# Allow services inbound
$ sudo ufw allow in ssh
$ sudo ufw allow in dns
$ sudo ufw allow in http
$ sudo ufw allow in https

# This will deny connections if the same IP attempts more than 6 ssh connections in 30 seconds.
$ sudo ufw limit ssh/tcp

# Enable the firewall
$ sudo ufw enable

This may drop your ssh session. Always a good idea to have console access when configuring firewall rules.

SSL/TLS for the web interface

Install CertBot

$ sudo apt-get install certbot

The next steps requires DNS for the domain you are registering to resolve to the host running certbot, with port 80 available. This will probably require port forwarding to be configured on the router.

# Stop lighttpd
$ sudo systemctl stop lighttpd

# Request the certificate from LetsEncrypt 
$ sudo certbot certonly --standalone

Saving debug log to /var/log/letsencrypt/letsencrypt.log
Enter email address (used for urgent renewal and security notices) (Enter 'c' to
cancel):[email protected]

Please read the Terms of Service at
https://letsencrypt.org/documents/LE-SA-v1.2-November-15-2017.pdf. You must
agree in order to register with the ACME server at
(A)gree/(C)ancel: A
Please enter in your domain name(s) (comma and/or space separated)  (Enter 'c'
to cancel):pihole.musingitoutloud.com
Obtaining a new certificate
Performing the following challenges:
http-01 challenge for pihole.musingitoutloud.com
Waiting for verification...
Cleaning up challenges
Generating key (2048 bits): /etc/letsencrypt/keys/0000_key-certbot.pem
Creating CSR: /etc/letsencrypt/csr/0000_csr-certbot.pem

 - Congratulations! Your certificate and chain have been saved at
   Your cert will expire on 2019-04-25. To obtain a new or tweaked
   version of this certificate in the future, simply run certbot
   again. To non-interactively renew *all* of your certificates, run
   "certbot renew"
 - If you like Certbot, please consider supporting our work by:

   Donating to ISRG / Let's Encrypt:   https://letsencrypt.org/donate
   Donating to EFF:                    https://eff.org/donate-le

Now that the certificates are created, we need to combine the certificate and key into a single pem.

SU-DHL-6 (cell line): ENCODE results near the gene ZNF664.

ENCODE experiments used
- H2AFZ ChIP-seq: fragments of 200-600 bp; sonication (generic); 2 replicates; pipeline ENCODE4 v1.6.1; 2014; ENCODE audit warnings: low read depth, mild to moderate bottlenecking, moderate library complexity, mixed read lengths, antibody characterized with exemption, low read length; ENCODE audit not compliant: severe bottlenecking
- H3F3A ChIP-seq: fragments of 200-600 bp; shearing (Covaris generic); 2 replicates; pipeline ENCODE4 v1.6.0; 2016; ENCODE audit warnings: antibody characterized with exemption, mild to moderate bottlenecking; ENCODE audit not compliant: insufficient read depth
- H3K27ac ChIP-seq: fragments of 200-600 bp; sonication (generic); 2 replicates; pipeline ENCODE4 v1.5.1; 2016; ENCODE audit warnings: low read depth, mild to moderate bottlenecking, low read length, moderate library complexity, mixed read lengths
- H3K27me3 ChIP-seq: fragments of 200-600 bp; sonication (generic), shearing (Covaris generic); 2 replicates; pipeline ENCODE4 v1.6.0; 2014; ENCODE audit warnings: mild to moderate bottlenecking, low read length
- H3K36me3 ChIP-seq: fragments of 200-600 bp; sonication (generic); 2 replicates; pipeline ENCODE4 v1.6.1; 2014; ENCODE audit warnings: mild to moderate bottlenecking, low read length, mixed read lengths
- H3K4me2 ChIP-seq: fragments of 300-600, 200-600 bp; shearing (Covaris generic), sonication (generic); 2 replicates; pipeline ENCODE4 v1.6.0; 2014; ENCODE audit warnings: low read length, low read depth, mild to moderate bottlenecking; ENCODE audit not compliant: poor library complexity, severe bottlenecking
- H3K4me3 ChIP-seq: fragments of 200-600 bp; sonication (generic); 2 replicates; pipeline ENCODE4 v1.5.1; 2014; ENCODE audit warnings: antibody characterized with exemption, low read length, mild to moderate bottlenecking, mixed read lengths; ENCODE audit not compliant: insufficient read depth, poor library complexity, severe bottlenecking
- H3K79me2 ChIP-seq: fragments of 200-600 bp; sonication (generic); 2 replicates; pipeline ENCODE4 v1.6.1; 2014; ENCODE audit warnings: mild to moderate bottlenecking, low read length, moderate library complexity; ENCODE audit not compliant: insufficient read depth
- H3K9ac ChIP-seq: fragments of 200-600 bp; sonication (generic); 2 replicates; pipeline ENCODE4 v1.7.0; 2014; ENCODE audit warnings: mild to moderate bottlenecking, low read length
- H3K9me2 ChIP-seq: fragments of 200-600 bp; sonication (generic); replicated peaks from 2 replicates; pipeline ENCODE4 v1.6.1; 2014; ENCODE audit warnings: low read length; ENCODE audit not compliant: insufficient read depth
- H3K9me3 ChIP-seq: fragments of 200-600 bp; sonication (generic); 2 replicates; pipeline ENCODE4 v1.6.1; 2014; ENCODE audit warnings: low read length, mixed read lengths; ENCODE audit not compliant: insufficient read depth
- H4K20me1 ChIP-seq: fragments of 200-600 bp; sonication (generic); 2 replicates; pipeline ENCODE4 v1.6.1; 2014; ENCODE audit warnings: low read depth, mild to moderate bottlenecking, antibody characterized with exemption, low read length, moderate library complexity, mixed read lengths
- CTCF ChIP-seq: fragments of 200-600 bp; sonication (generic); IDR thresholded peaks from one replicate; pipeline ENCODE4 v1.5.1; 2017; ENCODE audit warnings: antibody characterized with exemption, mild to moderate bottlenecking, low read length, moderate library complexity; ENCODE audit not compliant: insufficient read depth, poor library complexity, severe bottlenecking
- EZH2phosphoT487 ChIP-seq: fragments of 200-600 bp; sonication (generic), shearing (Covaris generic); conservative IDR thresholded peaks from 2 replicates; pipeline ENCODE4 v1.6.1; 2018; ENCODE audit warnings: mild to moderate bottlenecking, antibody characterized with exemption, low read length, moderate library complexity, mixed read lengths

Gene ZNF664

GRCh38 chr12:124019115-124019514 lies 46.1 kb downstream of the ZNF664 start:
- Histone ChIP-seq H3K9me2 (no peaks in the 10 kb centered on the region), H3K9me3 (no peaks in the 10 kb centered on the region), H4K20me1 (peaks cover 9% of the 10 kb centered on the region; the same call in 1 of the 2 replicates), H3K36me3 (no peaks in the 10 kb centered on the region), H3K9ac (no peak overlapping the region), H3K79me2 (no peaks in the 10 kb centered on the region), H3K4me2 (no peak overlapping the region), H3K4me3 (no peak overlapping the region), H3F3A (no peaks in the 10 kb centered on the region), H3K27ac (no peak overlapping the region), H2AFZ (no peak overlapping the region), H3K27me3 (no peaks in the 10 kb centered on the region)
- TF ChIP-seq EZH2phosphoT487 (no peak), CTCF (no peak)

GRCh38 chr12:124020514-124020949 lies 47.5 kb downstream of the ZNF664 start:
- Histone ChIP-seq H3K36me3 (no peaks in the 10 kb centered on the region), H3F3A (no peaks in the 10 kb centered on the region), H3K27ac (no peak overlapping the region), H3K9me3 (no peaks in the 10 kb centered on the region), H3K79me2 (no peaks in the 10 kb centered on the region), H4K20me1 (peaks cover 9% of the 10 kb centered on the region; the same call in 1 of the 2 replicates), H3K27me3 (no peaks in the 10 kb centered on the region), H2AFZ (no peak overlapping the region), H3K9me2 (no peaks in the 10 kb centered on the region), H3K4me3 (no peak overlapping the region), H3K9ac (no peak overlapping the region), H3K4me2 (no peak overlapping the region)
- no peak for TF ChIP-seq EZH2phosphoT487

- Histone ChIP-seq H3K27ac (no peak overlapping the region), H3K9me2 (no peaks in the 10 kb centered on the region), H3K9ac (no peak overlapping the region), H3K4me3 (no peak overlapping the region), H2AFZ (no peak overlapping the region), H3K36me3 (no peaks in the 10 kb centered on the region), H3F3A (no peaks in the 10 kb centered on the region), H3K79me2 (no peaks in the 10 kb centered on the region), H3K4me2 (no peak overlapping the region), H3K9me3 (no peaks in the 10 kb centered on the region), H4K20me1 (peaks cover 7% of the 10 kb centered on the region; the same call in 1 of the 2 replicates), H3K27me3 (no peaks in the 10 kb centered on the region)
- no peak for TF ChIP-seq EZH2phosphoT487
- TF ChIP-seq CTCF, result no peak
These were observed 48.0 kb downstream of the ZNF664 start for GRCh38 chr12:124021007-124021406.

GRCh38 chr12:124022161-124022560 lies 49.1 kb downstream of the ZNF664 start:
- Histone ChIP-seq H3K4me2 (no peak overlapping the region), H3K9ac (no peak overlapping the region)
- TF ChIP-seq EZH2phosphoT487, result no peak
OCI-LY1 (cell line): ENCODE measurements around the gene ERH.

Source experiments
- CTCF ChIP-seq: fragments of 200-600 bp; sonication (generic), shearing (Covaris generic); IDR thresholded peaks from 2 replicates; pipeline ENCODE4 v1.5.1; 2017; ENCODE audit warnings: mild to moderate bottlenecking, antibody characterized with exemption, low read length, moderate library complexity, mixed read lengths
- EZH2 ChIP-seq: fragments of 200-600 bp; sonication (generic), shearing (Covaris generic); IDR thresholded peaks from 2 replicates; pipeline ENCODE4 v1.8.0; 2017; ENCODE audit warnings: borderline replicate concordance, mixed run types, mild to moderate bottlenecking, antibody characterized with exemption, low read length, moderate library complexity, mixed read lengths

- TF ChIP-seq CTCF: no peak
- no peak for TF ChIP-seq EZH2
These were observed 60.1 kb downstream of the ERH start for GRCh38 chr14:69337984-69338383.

# Combine the cert and key into a new file.
$ sudo cat /etc/letsencrypt/live/pihole.musingitoutloud.com/cert.pem > /etc/pihole/pihole.pem \
    && sudo cat /etc/letsencrypt/live/pihole.musingitoutloud.com/privkey.pem >> /etc/pihole/pihole.pem

# Copy the intermediate
sudo cp /etc/letsencrypt/live/pihole.musingitoutloud.com/chain.pem /etc/pihole/chain.pem

# Lockdown the permissions on the certificates
$ sudo chmod 600 /etc/pihole/*.pem

Configure Lighttpd

  • Create the file /etc/lighttpd/external.conf and add the following:
$HTTP["host"] == "pihole.musingitoutloud.com" {
  # Ensure the Pi-hole Block Page knows that this is not a blocked domain
  setenv.add-environment = ("fqdn" => "true")

  # Enable the SSL engine with a LE cert, only for this specific host
  $SERVER["socket"] == ":443" {
    ssl.engine = "enable"
    ssl.pemfile = "/etc/pihole/pihole.pem"
    ssl.ca-file =  "/etc/pihole/chain.pem"
    ssl.honor-cipher-order = "enable"
    ssl.cipher-list = "EECDH+AESGCM:EDH+AESGCM:AES256+EECDH:AES256+EDH"
    ssl.use-compression = "disable"
    ssl.use-sslv2 = "disable"
    ssl.use-sslv3 = "disable"

  # Redirect HTTP to HTTPS
  $HTTP["scheme"] == "http" {
    $HTTP["host"] =~ ".*" {
      url.redirect = (".*" => "https://%0$0")

Ensuring that the hostname and certificate paths match your own environment. Now you should be able to restart lighttpd.

$ sudo systemctl start lighttpd

If you want your Pi-hole available on the internet you will need to allow port 443 in the same way you allowed port 80. I only have my available internally and use a local host file for name resolution, temporarily enabling port forwarding as required certificate renewal.

Happy Days!

I used bit and pieces from the following in putting this together. Many thanks to the original contributors of this content.

Also, if you are really keen, Scott Helme has some excellent blog posts on automating LetsEncrypt renewals.